NORFOLKVirginia — Most members of the Old Dominion University community know Nancy Lieberman as a confident, outgoing woman who speaks her mind. The former basketball star turned entrepreneur has been a coach, entertainer, businesswoman and a passionate, articulate voice for women’s sport.
But she wasn’t like that when she came to ODU in 1976 at the age of 18.
She was calm and hostile. She was so angry with her difficult childhood that during practices she “beat my teammates every day”.
On November 5, when she spoke before the ODU unveiled a statue of her, she admitted to a crowd of around 300 well-wishers “that when I arrived at Old Dominion, I was broken”. .
Thanks to her teammates, coach Marianne Stanley, a village of friends and three very special people who became her surrogate family, Lieberman was healed at ODU.
“I wouldn’t be the person I am, I wouldn’t have the life I have now, if I hadn’t come to Old Dominion University,” she said.
Nicknamed “Lady Magic” upon her arrival at ODU, she and her teammates did much to popularize the women’s game.
As a freshman, she led ODU to a 23-9 record, the best in school history at the time. In her last three seasons, she was paired with Stanley and their chemistry was electric. Teaming with Inge Nissen and later Anne Donovan, the Lady Monarchs won two national championships and one WNIT and 102 of 108 matches.
They put ODU on the national map.
“We were Team USA,” Lieberman said. “Everywhere we went, we had fans there.”
Debbie White, who ran ODU’s sports news staff for decades, said she took Lieberman, Nissen and Donovan to New York for appearances on talk shows including Good Morning America and the Today Show. “They were so hot. Everybody wanted to talk to them,” White said.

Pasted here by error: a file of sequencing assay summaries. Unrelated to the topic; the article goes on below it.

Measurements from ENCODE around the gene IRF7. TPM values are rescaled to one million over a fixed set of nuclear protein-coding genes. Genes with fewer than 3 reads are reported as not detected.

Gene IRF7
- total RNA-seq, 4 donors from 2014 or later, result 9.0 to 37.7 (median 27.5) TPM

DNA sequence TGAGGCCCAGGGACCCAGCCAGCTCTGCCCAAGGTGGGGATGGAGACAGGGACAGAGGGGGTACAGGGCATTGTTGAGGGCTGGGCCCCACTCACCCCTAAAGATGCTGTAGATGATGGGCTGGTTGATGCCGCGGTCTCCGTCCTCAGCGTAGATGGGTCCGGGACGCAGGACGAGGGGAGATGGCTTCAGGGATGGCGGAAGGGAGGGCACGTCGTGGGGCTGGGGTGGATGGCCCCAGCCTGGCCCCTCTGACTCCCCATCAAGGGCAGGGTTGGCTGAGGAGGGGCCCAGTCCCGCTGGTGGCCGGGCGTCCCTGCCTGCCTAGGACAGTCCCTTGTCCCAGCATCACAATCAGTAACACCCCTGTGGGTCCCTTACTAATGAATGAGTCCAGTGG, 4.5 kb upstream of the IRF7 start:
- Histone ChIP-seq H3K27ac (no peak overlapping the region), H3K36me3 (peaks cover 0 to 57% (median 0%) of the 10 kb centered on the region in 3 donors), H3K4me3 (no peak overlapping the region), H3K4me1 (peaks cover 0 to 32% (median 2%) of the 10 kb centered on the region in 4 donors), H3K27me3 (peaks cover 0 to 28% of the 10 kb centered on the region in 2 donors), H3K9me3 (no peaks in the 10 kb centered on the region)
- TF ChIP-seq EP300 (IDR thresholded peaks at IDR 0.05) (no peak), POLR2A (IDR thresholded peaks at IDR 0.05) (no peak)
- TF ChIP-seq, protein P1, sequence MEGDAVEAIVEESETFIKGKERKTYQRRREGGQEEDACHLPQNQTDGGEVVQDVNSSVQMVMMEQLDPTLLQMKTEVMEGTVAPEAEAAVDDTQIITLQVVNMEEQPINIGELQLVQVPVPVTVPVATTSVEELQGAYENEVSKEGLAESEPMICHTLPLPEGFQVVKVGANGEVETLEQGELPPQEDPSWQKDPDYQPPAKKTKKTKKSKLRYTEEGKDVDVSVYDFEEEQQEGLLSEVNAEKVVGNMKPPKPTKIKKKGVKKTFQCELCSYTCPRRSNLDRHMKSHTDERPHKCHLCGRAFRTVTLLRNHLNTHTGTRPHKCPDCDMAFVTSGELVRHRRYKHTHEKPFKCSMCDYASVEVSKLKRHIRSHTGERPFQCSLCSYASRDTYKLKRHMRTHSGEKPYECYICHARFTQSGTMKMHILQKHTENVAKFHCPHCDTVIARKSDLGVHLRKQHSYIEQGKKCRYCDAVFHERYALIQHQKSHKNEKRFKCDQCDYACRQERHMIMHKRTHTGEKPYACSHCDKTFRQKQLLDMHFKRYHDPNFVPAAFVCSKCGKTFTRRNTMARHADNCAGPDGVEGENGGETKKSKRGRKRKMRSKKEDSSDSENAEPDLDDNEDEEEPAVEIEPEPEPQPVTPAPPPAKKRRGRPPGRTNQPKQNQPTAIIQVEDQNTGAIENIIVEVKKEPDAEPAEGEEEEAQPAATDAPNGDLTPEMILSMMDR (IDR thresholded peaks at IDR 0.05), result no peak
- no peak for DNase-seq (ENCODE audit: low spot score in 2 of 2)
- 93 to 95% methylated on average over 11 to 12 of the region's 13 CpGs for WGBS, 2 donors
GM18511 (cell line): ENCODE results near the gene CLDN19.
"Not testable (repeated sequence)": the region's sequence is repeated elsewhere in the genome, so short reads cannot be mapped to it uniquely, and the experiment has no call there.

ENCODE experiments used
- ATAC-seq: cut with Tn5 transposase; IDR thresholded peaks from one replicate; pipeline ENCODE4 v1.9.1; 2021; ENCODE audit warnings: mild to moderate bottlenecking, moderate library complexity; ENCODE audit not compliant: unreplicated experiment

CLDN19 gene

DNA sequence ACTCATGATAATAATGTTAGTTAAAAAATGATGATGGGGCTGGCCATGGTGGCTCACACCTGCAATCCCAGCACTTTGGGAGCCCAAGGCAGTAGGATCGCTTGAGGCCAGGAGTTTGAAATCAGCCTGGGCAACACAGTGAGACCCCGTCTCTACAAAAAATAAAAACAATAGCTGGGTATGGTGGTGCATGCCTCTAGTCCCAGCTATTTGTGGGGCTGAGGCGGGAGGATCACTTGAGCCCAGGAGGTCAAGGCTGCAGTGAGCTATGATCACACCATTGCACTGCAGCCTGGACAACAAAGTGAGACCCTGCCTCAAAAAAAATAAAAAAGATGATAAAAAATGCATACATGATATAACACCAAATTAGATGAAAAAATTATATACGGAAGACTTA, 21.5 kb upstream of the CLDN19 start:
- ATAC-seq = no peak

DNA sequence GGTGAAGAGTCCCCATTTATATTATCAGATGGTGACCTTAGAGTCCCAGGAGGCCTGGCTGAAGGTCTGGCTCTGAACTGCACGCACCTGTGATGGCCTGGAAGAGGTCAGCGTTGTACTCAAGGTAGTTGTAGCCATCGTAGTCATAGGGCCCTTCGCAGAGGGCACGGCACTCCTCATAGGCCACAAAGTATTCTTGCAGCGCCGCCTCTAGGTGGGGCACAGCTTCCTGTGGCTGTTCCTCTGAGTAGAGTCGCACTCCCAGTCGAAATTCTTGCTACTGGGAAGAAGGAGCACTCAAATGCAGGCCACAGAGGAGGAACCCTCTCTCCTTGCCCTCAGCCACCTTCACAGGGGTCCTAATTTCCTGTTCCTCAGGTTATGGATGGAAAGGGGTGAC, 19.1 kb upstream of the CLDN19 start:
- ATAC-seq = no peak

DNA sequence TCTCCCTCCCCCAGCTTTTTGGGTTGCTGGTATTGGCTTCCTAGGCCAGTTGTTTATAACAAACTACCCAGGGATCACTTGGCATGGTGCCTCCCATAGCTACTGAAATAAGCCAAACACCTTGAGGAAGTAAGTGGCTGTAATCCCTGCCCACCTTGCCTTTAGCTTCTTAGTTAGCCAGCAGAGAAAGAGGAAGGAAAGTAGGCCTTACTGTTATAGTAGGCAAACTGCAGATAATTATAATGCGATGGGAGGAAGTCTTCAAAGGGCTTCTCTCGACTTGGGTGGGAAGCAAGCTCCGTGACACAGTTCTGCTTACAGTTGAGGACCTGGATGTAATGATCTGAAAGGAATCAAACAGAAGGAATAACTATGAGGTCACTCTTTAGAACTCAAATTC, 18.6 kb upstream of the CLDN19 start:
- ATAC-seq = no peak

She became the first woman to play on a men’s professional basketball team, the first to coach a men’s team, and is something of a national celebrity.
Yet as a child, she struggled.
Lieberman grew up in a broken house in the Far Rockaway neighborhood of Queens, New York. His mother, Renee, was single and doing her best, but it was not uncommon for Lieberman to come home to a home with no electricity or food in the refrigerator.
His father was not a major factor in his life.
Her mother was a product of her time and tried to put Nancy in dresses and force her to play with dolls. Nancy would have nothing to do with it. Instead, one day, she made a helmet out of a New York Jets lamp and played football with the boys until the helmet broke.
When she turned to basketball, she took the subway and headed to Harlem to face much bigger and older men on the playgrounds. They were all African Americans who identified with a Jewish child with a chip on her shoulder and cared for her, often driving her back to Queens to make sure she was safe.
Lieberman didn’t realize it at the time, but she needed a surrogate family, people who would love and care for her. When she arrived at ODU, she met Harry Lozon and his wife, Pam, early in her freshman year.
They opened their house to him. They gave her a room, the keys to the house, and an open invitation to basically join their family.
“She had a tough life,” Pam said. “She didn’t have a bad life. She just didn’t come from much. She wanted a family. She wanted to be with Harry and me and the boys.”
Harry is an ODU Hall of Famer, a former men’s basketball star recruited by Sonny Allen who was initially put off by Lieberman’s attitude. But he soon realized that she needed to be fed.
“We loved him then and still love him,” said Harry.
This was evident when Lieberman spoke on Saturday morning just before the statue was unveiled.
She started crying when thanking the Lozons.
“In this life you can have a biological family and you have a chosen family,” she said. “They were my chosen family.”
At that time, she choked.
“They’re the only people who could make me do this,” she said of the tears. “I know most people think I’m a badass, which I am. But the fact is, Harry and Pam, you let me into your house. You took care of me. You took care of me. bought things.”
“You treated me like you treated Jason and Chad,” she added, referring to the Lozon kids. “You opened your home and your heart to me. I’m so grateful to you.”
She also found a surrogate sibling, albeit in an unusual way.
She was hanging out with ODU men’s basketball players at the Webb Center during a thunderstorm when she noticed a guy coming up the outside steps with an umbrella that only had spikes – the fabric had been torn.